"We sold my horse because we could not afford to keep her. Where we moved in Vernal, we had to get rid of my dog as well," Mendoza wrote. "The only thing I ask is please let my grandpa go back to work so we can at least stay in Vernal."

In another letter, Kathleen Fladeland wrote that her husband has been out of work since February, after working in the oil industry for 40 years. "I am working a part-time job, but it does not cover even a quarter of our bills," adding they will "soon be in foreclosure if he can't find a decent job."

In another letter, Julie Curry wrote how even her car wash for large trucks in Vernal has been hurt by canceling oil leases, so truckers have fewer jobs and less need of her service.
"Our business has experienced a 67 percent decrease," she wrote, adding that it went from having nine employees earlier this year to now having just two.

Jeremy Harrison said of such letters, "Stuff like this should not be happening in America."
He added that while environmental groups argue that canceling oil leases could help tourism in Vernal by making areas more pristine, "tourism may help a bit in summer. But the oil fields are what keeps the area going all year long."

Several days later, at a congressional hearing, Secretary Salazar was asked by Rep. Bishop what response he had for people like the Harrisons. "Look at what is happening to real people on the ground as a result of decisions the Department of Interior has made in my home state of Utah," Bishop said. But the insufferably smug Salazar would not take responsibility, shifting that (as all Obama administration officials do) to the previous administration, which he says rushed the leases through.

"Salazar . . .said the Obama administration should not be blamed for economic problems in Utah oil country related to rescinding the auction, but the Bush administration should be for rushing the auction without fully consulting the National Park Service. "What happened with those 77 parcels … is that there was simply not the consultation that should have taken place there between the Bureau of Land Management and the National Park Service," Salazar told the House Natural Resources Committee. "Because that consultation did not take place, there was a need to review that to ensure that the other legal interests of the United States of America were being protected," he said . . .

. . . . Rep. Rob Bishop, R-Utah, complained that Deputy Interior Secretary David Hayes had canceled a meeting with Jeremy and Amber Harrison of Vernal who brought 150 letters from neighbors to describe economic distress from the canceled auction — after they spent their own money to travel to Washington on the promise of meeting him Tuesday.

"I'd be happy to take whatever documents they have," Salazar said, but said economic problems in the Uintah Basin should be blamed more on rushing a bad auction than on him for trying to fix it. "Sometimes what ends up happening is when the government does things in a rushed and wrong way, you end up having consequences to human beings like the Harrisons that you don't have when you do it the right way," Salazar said."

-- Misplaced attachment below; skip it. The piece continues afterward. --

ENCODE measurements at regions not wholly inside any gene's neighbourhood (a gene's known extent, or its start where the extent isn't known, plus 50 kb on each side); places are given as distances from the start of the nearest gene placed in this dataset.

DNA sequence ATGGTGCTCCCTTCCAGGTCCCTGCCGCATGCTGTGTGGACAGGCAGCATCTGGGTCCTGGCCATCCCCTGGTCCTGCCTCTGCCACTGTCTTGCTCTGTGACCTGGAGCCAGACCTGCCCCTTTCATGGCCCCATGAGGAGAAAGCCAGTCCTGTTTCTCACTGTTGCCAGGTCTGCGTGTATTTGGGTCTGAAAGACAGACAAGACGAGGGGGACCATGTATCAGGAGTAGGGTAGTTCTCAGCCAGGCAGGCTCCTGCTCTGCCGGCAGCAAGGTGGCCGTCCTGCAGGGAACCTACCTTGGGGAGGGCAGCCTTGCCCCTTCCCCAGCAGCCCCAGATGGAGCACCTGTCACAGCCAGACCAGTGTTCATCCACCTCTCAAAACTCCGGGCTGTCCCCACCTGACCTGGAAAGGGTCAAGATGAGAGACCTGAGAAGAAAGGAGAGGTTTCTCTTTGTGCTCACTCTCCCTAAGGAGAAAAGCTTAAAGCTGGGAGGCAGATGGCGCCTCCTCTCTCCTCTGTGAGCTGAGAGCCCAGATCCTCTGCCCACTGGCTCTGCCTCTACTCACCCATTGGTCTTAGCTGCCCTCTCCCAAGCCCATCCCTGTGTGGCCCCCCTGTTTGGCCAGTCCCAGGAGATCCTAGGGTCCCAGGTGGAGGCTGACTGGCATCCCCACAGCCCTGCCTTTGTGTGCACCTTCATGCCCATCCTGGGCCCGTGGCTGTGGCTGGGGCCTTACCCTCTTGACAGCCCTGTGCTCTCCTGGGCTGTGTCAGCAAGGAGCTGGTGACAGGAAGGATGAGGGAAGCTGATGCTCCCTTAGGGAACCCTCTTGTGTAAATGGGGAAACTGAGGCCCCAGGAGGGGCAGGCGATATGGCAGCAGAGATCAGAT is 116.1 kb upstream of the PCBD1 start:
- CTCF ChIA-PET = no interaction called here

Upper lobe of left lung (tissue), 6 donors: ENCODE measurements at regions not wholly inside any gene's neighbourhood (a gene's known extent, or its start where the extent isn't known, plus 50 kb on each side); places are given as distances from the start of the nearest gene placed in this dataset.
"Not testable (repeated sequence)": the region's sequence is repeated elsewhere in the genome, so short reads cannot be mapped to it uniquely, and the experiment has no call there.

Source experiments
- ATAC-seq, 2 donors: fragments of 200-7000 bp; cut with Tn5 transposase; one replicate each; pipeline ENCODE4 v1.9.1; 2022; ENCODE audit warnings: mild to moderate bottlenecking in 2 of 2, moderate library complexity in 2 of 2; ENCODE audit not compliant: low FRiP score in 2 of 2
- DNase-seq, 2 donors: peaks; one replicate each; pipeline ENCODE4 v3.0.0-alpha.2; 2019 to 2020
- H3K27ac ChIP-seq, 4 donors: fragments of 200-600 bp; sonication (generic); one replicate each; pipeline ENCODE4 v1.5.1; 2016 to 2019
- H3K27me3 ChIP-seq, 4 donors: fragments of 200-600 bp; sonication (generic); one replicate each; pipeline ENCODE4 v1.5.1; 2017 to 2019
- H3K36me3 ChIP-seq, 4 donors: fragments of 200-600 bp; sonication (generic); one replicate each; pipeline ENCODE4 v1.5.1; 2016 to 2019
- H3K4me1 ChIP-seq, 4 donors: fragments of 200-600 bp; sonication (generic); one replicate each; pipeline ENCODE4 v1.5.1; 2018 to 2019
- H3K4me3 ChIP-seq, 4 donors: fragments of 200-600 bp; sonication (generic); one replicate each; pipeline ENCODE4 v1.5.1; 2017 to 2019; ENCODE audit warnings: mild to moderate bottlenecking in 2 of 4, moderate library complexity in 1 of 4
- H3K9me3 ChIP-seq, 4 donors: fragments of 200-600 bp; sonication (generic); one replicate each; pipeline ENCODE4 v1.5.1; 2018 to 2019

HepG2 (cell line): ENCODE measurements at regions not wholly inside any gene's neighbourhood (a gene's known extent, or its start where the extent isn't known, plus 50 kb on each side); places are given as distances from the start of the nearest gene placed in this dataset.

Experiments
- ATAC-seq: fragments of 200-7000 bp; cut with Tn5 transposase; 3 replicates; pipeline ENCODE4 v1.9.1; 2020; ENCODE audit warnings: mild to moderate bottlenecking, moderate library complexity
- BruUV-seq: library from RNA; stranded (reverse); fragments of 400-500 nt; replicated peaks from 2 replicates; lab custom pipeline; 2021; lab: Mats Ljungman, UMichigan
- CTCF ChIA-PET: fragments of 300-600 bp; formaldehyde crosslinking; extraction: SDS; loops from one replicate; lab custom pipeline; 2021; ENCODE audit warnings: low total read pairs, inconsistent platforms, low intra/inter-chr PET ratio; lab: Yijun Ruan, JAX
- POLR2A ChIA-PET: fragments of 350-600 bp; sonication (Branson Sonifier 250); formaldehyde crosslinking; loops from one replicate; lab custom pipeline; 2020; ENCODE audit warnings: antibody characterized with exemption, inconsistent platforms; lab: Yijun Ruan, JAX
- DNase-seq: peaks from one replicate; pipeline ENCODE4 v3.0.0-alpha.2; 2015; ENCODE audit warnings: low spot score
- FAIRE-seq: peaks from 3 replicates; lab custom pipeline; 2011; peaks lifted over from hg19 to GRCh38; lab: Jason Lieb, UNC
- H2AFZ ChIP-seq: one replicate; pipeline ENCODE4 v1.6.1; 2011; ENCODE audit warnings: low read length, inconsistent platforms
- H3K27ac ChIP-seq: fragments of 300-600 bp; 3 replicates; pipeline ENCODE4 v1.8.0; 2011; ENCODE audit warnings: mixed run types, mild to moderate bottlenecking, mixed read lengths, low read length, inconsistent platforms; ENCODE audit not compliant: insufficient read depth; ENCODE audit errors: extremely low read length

The oil and gas industry vigorously denies the process was shortcut. The Independent Petroleum Association of the Mountain States has produced a point-by-point rebuttal to these claims. An independent panel reinstated a number of the canceled leases, raising more doubts about the legitimacy of Salazar's actions. But the Interior secretary defending his abuses of power, arguing that he had the authority to unilaterally cancel leases "near" national parks.

"Many of those lease parcels are in fact going forward," Salazar said. "But the fact is I don't believe we should drill everywhere because not everyplace is appropriate for us to drill. We shouldn't be drilling near Arches National Park and Canyonlands and Dinosaur. Those are important treasures that we need to protect."

"Near" and "close" are relative terms in the sprawling West. What's "near" here would be "far" back East. Is a drilling rig 20 or 30 or 40 miles away from a national park boundary line really too close? Salazar and others are trying to make that claim (using what I call the "proximity ploy").

But since when did a single individual's subjective judgments become the basis for making such momentous decisions? And how many millions of acres of public lands are we removing from potentially productive uses when we draw such arbitrary and subjective buffer zones around parks? Given the prevalence of parks across the West -- just look at a map of southern Utah --isn't this a rationale for locking away a huge new swath of public lands?

That's exactly what it is.

Rep. Bishop is asking hard questions about whether Salazar's Interior Department colluded with outside groups on the issue. He pressed Salazar on this at the hearing:

"Bishop also complained that the department has not provided documents he has requested that he says may show it has a too cozy relationship with environmental groups that oppose oil drilling in Utah. "Your department has been foot-dragging, stonewalling and the only thing we have received is the apparently false claim that there are only seven communications," Bishop said. Salazar said, "We have thousands of pages, frankly, that have been sent over (or) are being sent over. … You've gotten a lot of those documents. You're getting a lot more."

Whether or not collusion can be documented, is there any doubt that Salazar and the Obama administration are water-carriers for the radical green groups that helped put them in power? No doubt, in my opinion. It's evident not just in the policies they're adopting, but in their arrogant indifference to the human casualties, and collateral damage to the American economy, these policies leave in their wake.

The Harrisons of Vernal Utah are just the tip of the iceberg.